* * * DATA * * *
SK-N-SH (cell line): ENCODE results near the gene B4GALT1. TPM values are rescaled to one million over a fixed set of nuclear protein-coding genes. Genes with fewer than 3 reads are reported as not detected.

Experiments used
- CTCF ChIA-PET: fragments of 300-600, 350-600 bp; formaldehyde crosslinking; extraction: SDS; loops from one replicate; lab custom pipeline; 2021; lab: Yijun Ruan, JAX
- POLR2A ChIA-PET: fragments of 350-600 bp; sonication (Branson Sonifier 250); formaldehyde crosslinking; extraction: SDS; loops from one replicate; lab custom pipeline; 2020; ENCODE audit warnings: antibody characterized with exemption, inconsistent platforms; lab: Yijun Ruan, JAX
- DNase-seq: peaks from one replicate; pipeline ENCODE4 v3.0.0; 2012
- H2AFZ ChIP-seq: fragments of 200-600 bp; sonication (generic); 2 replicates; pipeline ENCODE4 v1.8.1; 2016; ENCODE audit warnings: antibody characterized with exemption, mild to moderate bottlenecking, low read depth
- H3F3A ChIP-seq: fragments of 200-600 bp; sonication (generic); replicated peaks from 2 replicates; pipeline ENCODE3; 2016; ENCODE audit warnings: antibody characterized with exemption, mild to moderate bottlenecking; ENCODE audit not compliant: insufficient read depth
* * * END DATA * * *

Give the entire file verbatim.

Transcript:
SK-N-SH (cell line): ENCODE results near the gene B4GALT1. TPM values are rescaled to one million over a fixed set of nuclear protein-coding genes. Genes with fewer than 3 reads are reported as not detected.

Experiments used
- CTCF ChIA-PET: fragments of 300-600, 350-600 bp; formaldehyde crosslinking; extraction: SDS; loops from one replicate; lab custom pipeline; 2021; lab: Yijun Ruan, JAX
- POLR2A ChIA-PET: fragments of 350-600 bp; sonication (Branson Sonifier 250); formaldehyde crosslinking; extraction: SDS; loops from one replicate; lab custom pipeline; 2020; ENCODE audit warnings: antibody characterized with exemption, inconsistent platforms; lab: Yijun Ruan, JAX
- DNase-seq: peaks from one replicate; pipeline ENCODE4 v3.0.0; 2012
- H2AFZ ChIP-seq: fragments of 200-600 bp; sonication (generic); 2 replicates; pipeline ENCODE4 v1.8.1; 2016; ENCODE audit warnings: antibody characterized with exemption, mild to moderate bottlenecking, low read depth
- H3F3A ChIP-seq: fragments of 200-600 bp; sonication (generic); replicated peaks from 2 replicates; pipeline ENCODE3; 2016; ENCODE audit warnings: antibody characterized with exemption, mild to moderate bottlenecking; ENCODE audit not compliant: insufficient read depth